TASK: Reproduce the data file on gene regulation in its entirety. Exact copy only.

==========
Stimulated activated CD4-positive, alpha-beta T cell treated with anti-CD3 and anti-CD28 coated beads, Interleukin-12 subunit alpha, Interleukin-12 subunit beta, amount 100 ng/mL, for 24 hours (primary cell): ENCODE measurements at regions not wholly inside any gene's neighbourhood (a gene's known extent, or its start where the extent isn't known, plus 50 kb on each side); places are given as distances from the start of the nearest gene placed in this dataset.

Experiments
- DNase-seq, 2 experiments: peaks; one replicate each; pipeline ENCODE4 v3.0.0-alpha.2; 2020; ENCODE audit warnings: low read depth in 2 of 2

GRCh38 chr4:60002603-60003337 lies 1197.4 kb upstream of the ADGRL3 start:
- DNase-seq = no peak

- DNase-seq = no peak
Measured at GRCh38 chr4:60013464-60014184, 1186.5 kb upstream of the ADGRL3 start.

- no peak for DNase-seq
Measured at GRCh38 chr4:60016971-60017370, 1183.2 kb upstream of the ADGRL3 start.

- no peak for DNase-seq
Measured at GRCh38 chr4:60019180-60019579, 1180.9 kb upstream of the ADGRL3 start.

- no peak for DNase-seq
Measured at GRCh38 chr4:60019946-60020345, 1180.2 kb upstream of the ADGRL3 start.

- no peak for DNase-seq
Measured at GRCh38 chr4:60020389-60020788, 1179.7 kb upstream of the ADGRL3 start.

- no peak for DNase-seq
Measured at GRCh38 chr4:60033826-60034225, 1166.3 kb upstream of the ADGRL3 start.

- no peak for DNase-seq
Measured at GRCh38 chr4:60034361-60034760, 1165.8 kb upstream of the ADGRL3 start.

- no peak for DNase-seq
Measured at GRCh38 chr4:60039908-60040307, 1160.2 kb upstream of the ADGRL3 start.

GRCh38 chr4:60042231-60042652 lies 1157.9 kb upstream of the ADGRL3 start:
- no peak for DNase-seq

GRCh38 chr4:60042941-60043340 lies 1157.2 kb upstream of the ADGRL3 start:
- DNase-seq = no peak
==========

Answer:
Stimulated activated CD4-positive, alpha-beta T cell treated with anti-CD3 and anti-CD28 coated beads, Interleukin-12 subunit alpha, Interleukin-12 subunit beta, amount 100 ng/mL, for 24 hours (primary cell): ENCODE measurements at regions not wholly inside any gene's neighbourhood (a gene's known extent, or its start where the extent isn't known, plus 50 kb on each side); places are given as distances from the start of the nearest gene placed in this dataset.

Experiments
- DNase-seq, 2 experiments: peaks; one replicate each; pipeline ENCODE4 v3.0.0-alpha.2; 2020; ENCODE audit warnings: low read depth in 2 of 2

GRCh38 chr4:60002603-60003337 lies 1197.4 kb upstream of the ADGRL3 start:
- DNase-seq = no peak

- DNase-seq = no peak
Measured at GRCh38 chr4:60013464-60014184, 1186.5 kb upstream of the ADGRL3 start.

- no peak for DNase-seq
Measured at GRCh38 chr4:60016971-60017370, 1183.2 kb upstream of the ADGRL3 start.

- no peak for DNase-seq
Measured at GRCh38 chr4:60019180-60019579, 1180.9 kb upstream of the ADGRL3 start.

- no peak for DNase-seq
Measured at GRCh38 chr4:60019946-60020345, 1180.2 kb upstream of the ADGRL3 start.

- no peak for DNase-seq
Measured at GRCh38 chr4:60020389-60020788, 1179.7 kb upstream of the ADGRL3 start.

- no peak for DNase-seq
Measured at GRCh38 chr4:60033826-60034225, 1166.3 kb upstream of the ADGRL3 start.

- no peak for DNase-seq
Measured at GRCh38 chr4:60034361-60034760, 1165.8 kb upstream of the ADGRL3 start.

- no peak for DNase-seq
Measured at GRCh38 chr4:60039908-60040307, 1160.2 kb upstream of the ADGRL3 start.

GRCh38 chr4:60042231-60042652 lies 1157.9 kb upstream of the ADGRL3 start:
- no peak for DNase-seq

GRCh38 chr4:60042941-60043340 lies 1157.2 kb upstream of the ADGRL3 start:
- DNase-seq = no peak